The Governor’s physician of the erstwhile Assam state was a great lover of music. When he was not busy attending to his high profile patients, he would spend hours in his picturesque colonial bungalow in Shillong listening to music. On a cold winter day in December 1937, he had a daughter. Her parents named her Sisirkana (meaning dewdrop in Bengali). Little Sisirkana quickly imbibed her father’s taste. She was a precocious child and her father was quick to spot her prowess and inclination to the arts and bought her a violin and engaged Ustad Moti Mian as her music teacher when she was seven. As it turned out, Moti Mian was a distant relative of Sarod maestro Ustad Ali Akbar Khan.
A few years later in 1956 Ustad Ali Akbar accepted Sisirkana as his disciple but not before she had received training from another Padma awardee violinist, Pandit V G Jog. In a few years Sisirkana’s talent and perseverance helped her bloom into a skillful and creative artist who made her presence felt in the world of Hindustani Classical Music. Her performances became a regular fixture in All India Radio and in music conferences around the country. Performing at international concerts was only a matter of time. Sisirkana Dhar Choudhury represented India as a cultural representative in Russia, Finland and Afghanistan. In 1970 she represented India in the music conference organized by the Nepal Government commemorating the country’s Independence. Sisirkana had picked up the violin at a time when women artists mostly ventured into vocal music. She is in league of those extraordinary women musicians who paved the path for a future generation of artists.
Alongside pursuing a career as a performing violinist, Vidushi Sisirkana Dhar Choudhury became a distinguished teacher and Guru at the Rabindra Bharati University. After retiring in 1997 she moved to the US to join the Ali Akbar College of Music in Bay Area, San Francisco where she was also involved in transcribing the music of Ustad Allauddin Khan. Having been trained by the late maestro’s son, she knew and understood Alauddin’s music better than most of her contemporaries. Her students fondly referred to her as ‘Bordi’ or ‘Guru Ma’. Her student and accomplished violinist Indradeep Ghosh recollects, “Guru Ma used to say, a musician should not play for claps. A musician should strive to transport the audience into a trancelike state where they forget to clap. She had received her talim from the past masters and retained the same style.”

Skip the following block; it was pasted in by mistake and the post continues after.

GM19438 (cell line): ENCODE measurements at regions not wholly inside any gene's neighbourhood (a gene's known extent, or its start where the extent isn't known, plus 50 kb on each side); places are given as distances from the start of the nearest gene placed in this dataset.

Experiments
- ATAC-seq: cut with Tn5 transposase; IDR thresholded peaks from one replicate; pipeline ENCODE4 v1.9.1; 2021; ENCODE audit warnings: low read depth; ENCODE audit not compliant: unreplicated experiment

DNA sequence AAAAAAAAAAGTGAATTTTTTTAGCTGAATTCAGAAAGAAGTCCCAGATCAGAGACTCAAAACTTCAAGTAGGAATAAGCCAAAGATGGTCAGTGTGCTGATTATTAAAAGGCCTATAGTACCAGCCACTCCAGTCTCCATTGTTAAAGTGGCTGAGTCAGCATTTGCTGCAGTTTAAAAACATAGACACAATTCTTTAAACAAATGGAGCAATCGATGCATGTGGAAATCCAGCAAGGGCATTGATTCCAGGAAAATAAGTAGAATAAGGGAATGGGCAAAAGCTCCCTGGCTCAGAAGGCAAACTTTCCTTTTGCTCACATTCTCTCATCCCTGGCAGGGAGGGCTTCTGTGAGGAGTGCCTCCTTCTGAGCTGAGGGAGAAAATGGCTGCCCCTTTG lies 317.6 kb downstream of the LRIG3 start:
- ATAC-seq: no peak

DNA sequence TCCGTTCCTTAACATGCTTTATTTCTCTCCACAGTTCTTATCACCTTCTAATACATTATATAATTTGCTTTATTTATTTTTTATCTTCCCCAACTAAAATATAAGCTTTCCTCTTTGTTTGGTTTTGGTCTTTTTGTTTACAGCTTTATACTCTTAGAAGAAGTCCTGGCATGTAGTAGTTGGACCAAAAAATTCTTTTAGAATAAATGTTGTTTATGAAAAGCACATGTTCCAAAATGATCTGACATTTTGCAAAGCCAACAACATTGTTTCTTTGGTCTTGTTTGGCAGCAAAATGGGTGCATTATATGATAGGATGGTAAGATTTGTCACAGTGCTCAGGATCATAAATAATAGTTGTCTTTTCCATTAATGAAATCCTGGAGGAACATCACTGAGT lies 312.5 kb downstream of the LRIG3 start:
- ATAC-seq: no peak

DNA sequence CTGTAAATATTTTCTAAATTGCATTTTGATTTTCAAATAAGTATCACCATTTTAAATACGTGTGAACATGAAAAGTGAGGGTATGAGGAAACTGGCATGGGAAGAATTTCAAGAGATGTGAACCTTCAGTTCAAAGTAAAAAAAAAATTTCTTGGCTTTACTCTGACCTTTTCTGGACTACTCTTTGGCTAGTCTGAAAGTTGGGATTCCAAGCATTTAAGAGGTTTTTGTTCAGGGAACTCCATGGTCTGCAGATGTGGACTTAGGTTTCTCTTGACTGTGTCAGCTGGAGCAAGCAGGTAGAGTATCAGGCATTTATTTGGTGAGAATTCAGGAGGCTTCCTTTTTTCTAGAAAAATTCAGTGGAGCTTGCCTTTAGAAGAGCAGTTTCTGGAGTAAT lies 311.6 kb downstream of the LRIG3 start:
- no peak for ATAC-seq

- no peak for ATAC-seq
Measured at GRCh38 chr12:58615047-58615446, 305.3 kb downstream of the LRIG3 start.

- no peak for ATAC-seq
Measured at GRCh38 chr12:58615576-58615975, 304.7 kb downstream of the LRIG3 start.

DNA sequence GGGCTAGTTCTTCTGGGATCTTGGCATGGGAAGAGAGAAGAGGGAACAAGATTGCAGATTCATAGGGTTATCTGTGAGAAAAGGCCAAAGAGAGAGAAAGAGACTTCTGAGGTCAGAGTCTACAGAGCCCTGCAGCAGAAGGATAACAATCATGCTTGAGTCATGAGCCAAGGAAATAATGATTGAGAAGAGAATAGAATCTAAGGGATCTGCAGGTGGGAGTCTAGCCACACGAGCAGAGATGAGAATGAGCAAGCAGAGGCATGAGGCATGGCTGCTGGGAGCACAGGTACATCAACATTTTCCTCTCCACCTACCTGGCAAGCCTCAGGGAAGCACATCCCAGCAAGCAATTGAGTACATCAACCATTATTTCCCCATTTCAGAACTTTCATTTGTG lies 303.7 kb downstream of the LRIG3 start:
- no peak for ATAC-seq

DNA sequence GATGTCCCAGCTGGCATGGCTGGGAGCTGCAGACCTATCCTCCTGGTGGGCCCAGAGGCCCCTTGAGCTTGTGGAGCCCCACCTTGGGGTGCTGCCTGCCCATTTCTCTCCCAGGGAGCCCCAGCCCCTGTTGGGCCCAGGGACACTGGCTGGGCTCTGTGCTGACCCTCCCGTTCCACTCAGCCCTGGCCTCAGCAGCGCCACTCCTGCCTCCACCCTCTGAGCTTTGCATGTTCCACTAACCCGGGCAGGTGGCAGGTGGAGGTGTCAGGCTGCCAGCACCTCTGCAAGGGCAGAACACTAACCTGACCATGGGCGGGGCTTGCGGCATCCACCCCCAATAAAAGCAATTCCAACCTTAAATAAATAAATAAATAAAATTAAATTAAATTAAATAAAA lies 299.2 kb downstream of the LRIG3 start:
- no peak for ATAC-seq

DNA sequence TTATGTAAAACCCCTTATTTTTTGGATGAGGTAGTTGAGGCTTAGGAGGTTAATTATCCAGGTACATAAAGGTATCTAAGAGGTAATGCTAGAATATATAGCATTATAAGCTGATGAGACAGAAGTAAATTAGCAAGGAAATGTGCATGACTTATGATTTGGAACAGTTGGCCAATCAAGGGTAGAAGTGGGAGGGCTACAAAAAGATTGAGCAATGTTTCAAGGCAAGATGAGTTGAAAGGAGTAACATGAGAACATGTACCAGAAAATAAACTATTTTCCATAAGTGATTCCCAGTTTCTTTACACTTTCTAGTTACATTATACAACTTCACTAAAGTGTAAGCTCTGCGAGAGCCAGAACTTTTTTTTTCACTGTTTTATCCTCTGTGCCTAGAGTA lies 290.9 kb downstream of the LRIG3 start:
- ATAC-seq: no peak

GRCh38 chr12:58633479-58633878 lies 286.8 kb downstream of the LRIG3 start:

She was been accompanied on the tabla by some of the best artists of her time like Ustad Zakir Hussain, Pandit Sankar Ghosh, Pandit Swapan Chaudhuri to name a few. Tabla player Abhijit Banerjee who has accompanied her on several concerts remembers, “Every time I visited the music college of Khan Sahib in Bay area I could see her sitting at the feet of Khan Sahib and preparing notes for her research. But she never allowed me to touch her feet in front of Khan Sahib such was her reverence towards her guru.”
To her credit, she introduced the viola in Hindustani Classical Music and added a fifth melody string to the violin and viola. She often started her alaap on viola and then switched to violin for the gat. Her performances are marked by slow and patient unfolding of alaaps leading on to masterfully crafted techniques of fast and complex rhythms. As she mounted to the climax jhala she often switched bows. In the words of music critic Teed Rockwell, “Her phenomenal use of dynamics creates a sense of Romantic grandeur reminiscent of Beethoven or Paganini, particularly as she shifts into the dramatic climax of the jhala. As her bow flies wildly across the strings, and strands of her carefully tied-back hair tumble into her face, she seems paradoxically like some sort of Dionysian librarian, pouring a lifetime of study and servitude into a single perfect moment.”
Such was her dedication to tradition that she never gave way to the demands of commercialism by diluting her music. Unlike many present day tutors, she took her time with each student, waiting for them to patiently learn the ropes as a beginner. Like a true disciple of Hindustani Classical Music, she held her ‘self’ and her music as an offering to the music gods (for lack of a better expression). She was someone who had captured the full essence of music’s philosophy. It is not for nothing therefore, that she seldom agreed to be interviewed. No published interview of the artist is available online and few of her recordings are available for sale commercially online or elsewhere. She breathed her last away from limelight on 9th March 2021 in Gurgaon. Her demise marks the end of an era for Hindustani Classical Music. An era marked by endless perseverance, selfless dedication and careful nurture.
Image courtesy: Indradeep Ghosh, Rashmi Chakrabarty, Facebook, Music Central.